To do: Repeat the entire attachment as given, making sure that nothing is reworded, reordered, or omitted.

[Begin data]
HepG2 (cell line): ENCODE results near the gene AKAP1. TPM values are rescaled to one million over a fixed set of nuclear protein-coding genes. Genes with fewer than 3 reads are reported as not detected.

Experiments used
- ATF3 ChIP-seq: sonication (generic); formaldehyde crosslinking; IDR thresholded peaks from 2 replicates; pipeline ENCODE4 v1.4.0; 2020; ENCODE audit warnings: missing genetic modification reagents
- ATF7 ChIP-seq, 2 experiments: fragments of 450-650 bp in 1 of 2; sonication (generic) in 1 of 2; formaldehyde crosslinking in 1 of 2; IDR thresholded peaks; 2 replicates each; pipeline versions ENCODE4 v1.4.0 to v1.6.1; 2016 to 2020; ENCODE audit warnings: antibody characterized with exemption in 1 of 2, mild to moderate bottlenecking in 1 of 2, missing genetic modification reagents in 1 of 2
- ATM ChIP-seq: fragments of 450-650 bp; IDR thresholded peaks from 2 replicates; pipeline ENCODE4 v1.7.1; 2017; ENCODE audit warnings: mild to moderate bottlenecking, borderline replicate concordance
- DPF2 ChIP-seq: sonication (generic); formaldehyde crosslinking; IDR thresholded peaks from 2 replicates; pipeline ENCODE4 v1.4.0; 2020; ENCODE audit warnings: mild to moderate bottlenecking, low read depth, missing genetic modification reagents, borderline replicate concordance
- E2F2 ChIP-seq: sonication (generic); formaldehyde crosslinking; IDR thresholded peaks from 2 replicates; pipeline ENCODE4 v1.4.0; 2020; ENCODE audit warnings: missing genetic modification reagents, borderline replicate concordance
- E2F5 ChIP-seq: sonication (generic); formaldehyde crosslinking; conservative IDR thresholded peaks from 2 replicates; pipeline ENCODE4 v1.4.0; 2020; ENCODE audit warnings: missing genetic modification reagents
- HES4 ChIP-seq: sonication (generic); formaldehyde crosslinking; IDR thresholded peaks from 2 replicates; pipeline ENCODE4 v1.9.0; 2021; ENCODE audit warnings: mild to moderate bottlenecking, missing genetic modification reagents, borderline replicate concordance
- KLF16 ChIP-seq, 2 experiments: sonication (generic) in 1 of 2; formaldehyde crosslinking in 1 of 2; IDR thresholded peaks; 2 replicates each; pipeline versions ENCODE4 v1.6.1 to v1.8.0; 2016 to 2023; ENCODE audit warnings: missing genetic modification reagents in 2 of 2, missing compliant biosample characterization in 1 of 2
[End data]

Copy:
HepG2 (cell line): ENCODE results near the gene AKAP1. TPM values are rescaled to one million over a fixed set of nuclear protein-coding genes. Genes with fewer than 3 reads are reported as not detected.

Experiments used
- ATF3 ChIP-seq: sonication (generic); formaldehyde crosslinking; IDR thresholded peaks from 2 replicates; pipeline ENCODE4 v1.4.0; 2020; ENCODE audit warnings: missing genetic modification reagents
- ATF7 ChIP-seq, 2 experiments: fragments of 450-650 bp in 1 of 2; sonication (generic) in 1 of 2; formaldehyde crosslinking in 1 of 2; IDR thresholded peaks; 2 replicates each; pipeline versions ENCODE4 v1.4.0 to v1.6.1; 2016 to 2020; ENCODE audit warnings: antibody characterized with exemption in 1 of 2, mild to moderate bottlenecking in 1 of 2, missing genetic modification reagents in 1 of 2
- ATM ChIP-seq: fragments of 450-650 bp; IDR thresholded peaks from 2 replicates; pipeline ENCODE4 v1.7.1; 2017; ENCODE audit warnings: mild to moderate bottlenecking, borderline replicate concordance
- DPF2 ChIP-seq: sonication (generic); formaldehyde crosslinking; IDR thresholded peaks from 2 replicates; pipeline ENCODE4 v1.4.0; 2020; ENCODE audit warnings: mild to moderate bottlenecking, low read depth, missing genetic modification reagents, borderline replicate concordance
- E2F2 ChIP-seq: sonication (generic); formaldehyde crosslinking; IDR thresholded peaks from 2 replicates; pipeline ENCODE4 v1.4.0; 2020; ENCODE audit warnings: missing genetic modification reagents, borderline replicate concordance
- E2F5 ChIP-seq: sonication (generic); formaldehyde crosslinking; conservative IDR thresholded peaks from 2 replicates; pipeline ENCODE4 v1.4.0; 2020; ENCODE audit warnings: missing genetic modification reagents
- HES4 ChIP-seq: sonication (generic); formaldehyde crosslinking; IDR thresholded peaks from 2 replicates; pipeline ENCODE4 v1.9.0; 2021; ENCODE audit warnings: mild to moderate bottlenecking, missing genetic modification reagents, borderline replicate concordance
- KLF16 ChIP-seq, 2 experiments: sonication (generic) in 1 of 2; formaldehyde crosslinking in 1 of 2; IDR thresholded peaks; 2 replicates each; pipeline versions ENCODE4 v1.6.1 to v1.8.0; 2016 to 2023; ENCODE audit warnings: missing genetic modification reagents in 2 of 2, missing compliant biosample characterization in 1 of 2